The piers rose like headstones from the water. The dark water underneath rippled in gentle waves.So gentle, she could almost believe them harmless. But tiny silver flecks dotted the water, glimmering in the moonlight. As if playful water spirits left dozens of precious jewels for their beloved mortals.

She gripped a round rubber ball in one hand and threw. A small explosion lit the night sky. It briefly illuminated the buildings across the river, dark, tall, gaunt skeletons, steel frames exposed to the world.

She would get there. God willing, her family was still alive. She would find them.

General

Scene Goals

I am trying the Snowflake Method to write a novella. So I am planning it out, writing the character summaries, thinking about the scenes, and I realize: I don’t know what are the scene goals.

Each scene has to have a goal, right? A place in the story structure? Otherwise, why are are you writing it?

Well, sometimes I write them just for the sheer fun of writing them. But ultimately, they have justify their existence in the finished story.

So I am writing and writing and writing – and I realize, I don’t know the scene goal. Like, I am going on and on and on, but I have no idea why. The scene I really, really wanted to write was this big, tense, sexually fraught scene.

This was the lead up to the big scene, but there was no tension, no conflict, just a boring rendition of the day. But somehow I can’t keep myself from writing it.

I am thinking I either need to trash it or insert conflict.

 

 

reading · Teaser Tuesdays

Teaser Tuesday: Moon’s Artifice

Teaser Tuesdays is a weekly bookish meme, hosted by MizB of Should Be Reading. Anyone can play along! Just do the following:

• Grab your current read
• Open to a random page
• Share two (2) “teaser” sentences from somewhere on that page
• BE CAREFUL NOT TO INCLUDE SPOILERS! (make sure that what you share doesn’t give too much away! You don’t want to ruin the book for others!)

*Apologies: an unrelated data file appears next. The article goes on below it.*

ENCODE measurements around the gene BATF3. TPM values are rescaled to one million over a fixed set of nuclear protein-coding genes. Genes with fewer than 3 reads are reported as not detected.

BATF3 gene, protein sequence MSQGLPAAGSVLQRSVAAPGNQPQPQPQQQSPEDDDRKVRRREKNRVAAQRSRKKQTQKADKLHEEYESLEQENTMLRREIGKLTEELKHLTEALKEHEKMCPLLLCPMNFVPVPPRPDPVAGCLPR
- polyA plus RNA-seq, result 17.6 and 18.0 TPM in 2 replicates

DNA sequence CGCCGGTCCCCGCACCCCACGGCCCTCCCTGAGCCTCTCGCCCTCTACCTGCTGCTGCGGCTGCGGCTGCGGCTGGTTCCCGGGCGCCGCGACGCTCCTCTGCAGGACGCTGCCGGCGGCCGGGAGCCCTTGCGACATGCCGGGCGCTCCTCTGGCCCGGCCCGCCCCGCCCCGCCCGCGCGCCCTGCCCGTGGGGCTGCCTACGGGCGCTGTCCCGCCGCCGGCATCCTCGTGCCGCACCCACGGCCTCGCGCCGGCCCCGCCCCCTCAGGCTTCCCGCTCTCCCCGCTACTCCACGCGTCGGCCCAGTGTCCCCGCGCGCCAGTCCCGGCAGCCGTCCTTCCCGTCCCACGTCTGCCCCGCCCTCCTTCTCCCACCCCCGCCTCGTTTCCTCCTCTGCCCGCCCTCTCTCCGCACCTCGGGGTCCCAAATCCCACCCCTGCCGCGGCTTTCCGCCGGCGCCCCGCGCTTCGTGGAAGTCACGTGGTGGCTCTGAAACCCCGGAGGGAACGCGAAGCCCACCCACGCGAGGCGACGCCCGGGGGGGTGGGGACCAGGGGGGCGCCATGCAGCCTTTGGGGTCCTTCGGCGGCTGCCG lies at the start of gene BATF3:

• Share the title & author, too, so that other TT participants can add the book to their TBR Lists if they like your teasers!

Aren’t you a good puppy, Narin? he thought darkly. You get a treat for impressing master.

– Moon’s Artifice by Tom Lloyd

General

Red Titles

You ever have days when you feel like every title you’ve seen recently has the same  word in it, repeated over and over, in endless variations?

I felt like that a few months ago. Not that I did anything about it. Well, I started a post, but never finished writing it. But I am writing it now.

It’s seems to me that many, many titles this past year had the word red in it. (I have only read one of these.)

  • Written In Red
  • Red Sparrow
  • Red Sky in Morning
  • Red Hill
  • The Red Queen
  • The Red Knight
  • Red Country
  • Redshirts

Does that strike anyone else as odd? It strikes me as strange. Are there normally so many books with the word red in the title published in a single year?

I went to the Fantastic Fiction website and did a search for red. It returned 2245 titles.

Granted, some of them seem to be in series with the red in it, such as: Red Stone Security. But they mostly look like they have titles with the word red in it somewhere.